Labour hit as GMB slashes funding from £1.2m to £150,000

The UK's third largest trade union expresses "considerable regret" at Miliband's planned reforms and warns of "further reductions in spending".

No one in Labour has ever disputed that Ed Miliband's plan to reform trade union funding so that members are required to opt-in to joining the party, rather than being automatically affiliated by general secretaries, will cost it millions. But few anticipated that it would do so even before the changes have been introduced.

The GMB, the UK's third largest union, announced this morning that it plans to reduce its affiliation fees to Labour from £1.2m to £150,000, depriving the party of 3% of its 2012 income. The union, which backed Miliband's leadership bid, currently affiliates 420,000 of its members to the party but will reduce this number to 50,000 from January. In a statement it said: 

The GMB central executive council (CEC) has voted to reduce its current levels of affiliation to the Labour party from 420,000 to 50,000 from 2014.

This will reduce the union's basic affiliation fee to Labour party by £1.1m per year. It is expected that there will further reductions in spending on Labour party campaigns and initiatives.

GMB CEC expressed considerable regret about the apparent lack of understanding the proposal mooted by Ed Miliband will have on the collective nature of trade union engagement with the Labour Party.

A further source of considerable regret to the CEC is that the party that had been formed to represent the interest of working people in this country intends to end collective engagement of trade unions in the party they helped to form.

The CEC also decided to scale down by one third the level of its national political fund.

It's likely that Labour would have suffered a similar loss had the GMB waited until the reforms were introduced. The union will now affiliate 12% of its members to the party, in line with the private estimate made by Labour and union officials of how many will opt-in (and the same as the number that Lord Ashcroft's Unite poll suggested would join). But the GMB's decision to slash its funding in advance, rather than seek to recruit members to the party, is a damaging vote of no confidence in Miliband's reforms and Labour's policy stance.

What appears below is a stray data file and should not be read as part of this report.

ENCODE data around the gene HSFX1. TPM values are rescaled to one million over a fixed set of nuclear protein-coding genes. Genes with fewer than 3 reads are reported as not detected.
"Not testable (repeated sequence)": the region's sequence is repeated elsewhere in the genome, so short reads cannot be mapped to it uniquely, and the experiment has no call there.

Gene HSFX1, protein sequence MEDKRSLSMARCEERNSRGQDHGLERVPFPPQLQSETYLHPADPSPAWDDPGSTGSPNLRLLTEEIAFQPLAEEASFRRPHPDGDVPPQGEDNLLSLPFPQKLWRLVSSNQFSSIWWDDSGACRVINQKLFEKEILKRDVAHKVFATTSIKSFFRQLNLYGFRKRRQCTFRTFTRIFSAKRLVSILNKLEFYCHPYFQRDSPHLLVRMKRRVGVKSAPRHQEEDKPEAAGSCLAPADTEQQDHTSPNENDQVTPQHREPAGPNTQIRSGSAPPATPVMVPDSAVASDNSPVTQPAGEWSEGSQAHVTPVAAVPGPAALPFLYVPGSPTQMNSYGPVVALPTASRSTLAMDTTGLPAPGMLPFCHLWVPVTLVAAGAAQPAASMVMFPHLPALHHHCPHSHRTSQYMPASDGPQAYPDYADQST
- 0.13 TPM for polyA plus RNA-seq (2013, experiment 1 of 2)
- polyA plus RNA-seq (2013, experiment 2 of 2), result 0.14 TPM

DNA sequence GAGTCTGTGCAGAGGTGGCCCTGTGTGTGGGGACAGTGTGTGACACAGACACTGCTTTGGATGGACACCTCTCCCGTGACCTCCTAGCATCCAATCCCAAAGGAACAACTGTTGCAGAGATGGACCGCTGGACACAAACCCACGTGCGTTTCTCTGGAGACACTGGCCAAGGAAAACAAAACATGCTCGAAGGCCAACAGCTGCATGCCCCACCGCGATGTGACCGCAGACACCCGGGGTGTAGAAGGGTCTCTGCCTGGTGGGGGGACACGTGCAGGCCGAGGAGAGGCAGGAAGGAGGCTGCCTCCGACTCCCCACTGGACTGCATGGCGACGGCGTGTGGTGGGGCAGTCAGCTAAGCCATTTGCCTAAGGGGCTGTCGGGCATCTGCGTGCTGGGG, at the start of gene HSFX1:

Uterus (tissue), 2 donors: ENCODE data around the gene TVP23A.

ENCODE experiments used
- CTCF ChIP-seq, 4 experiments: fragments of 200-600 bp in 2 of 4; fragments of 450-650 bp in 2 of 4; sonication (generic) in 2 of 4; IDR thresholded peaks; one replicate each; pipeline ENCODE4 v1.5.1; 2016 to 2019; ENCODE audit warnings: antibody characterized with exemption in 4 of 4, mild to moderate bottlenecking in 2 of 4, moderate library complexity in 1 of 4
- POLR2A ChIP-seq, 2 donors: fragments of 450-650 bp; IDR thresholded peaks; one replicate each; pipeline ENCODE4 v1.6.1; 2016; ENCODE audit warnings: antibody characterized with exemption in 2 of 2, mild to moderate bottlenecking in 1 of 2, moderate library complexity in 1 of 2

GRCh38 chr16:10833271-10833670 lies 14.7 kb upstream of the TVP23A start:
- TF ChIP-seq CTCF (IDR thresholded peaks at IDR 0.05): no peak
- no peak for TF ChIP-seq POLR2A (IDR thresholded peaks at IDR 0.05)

The statement also suggests that the union intends to cut back on separate donations from its political fund, promising "further reductions in spending on Labour party campaigns and initiatives." 

The move does, however, make it harder for the Tories to claim that the unions are seeking to "buy influence" in Labour, although I'd expect them to point out that it increases the influence of Unite. 

GMB general secretary Paul Kenny. Photograph: Getty Images.

George Eaton is political editor of the New Statesman.

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Metro mayors can help Labour return to government

Labour champions in the new city regions can help their party at the national level too.

2017 will mark the inaugural elections of directly-elected metro mayors across England. In all cases, these mayor and cabinet combined authorities are situated in Labour heartlands, and as such Labour should look confidently at winning the whole slate.

Beyond the good press winning again will generate, these offices provide an avenue for Labour to showcase good governance, and imperatively, provide vocal opposition to the constraints of local government by Tory cuts.

The introduction of the Mayor of London in 2000 has provided a blueprint for how the media can provide a platform for media-friendly leadership. It has also demonstrated the ease that the office allows for attribution of successes to that individual and party – or misappropriated in context of Boris Bikes and to a lesser extent the London Olympics.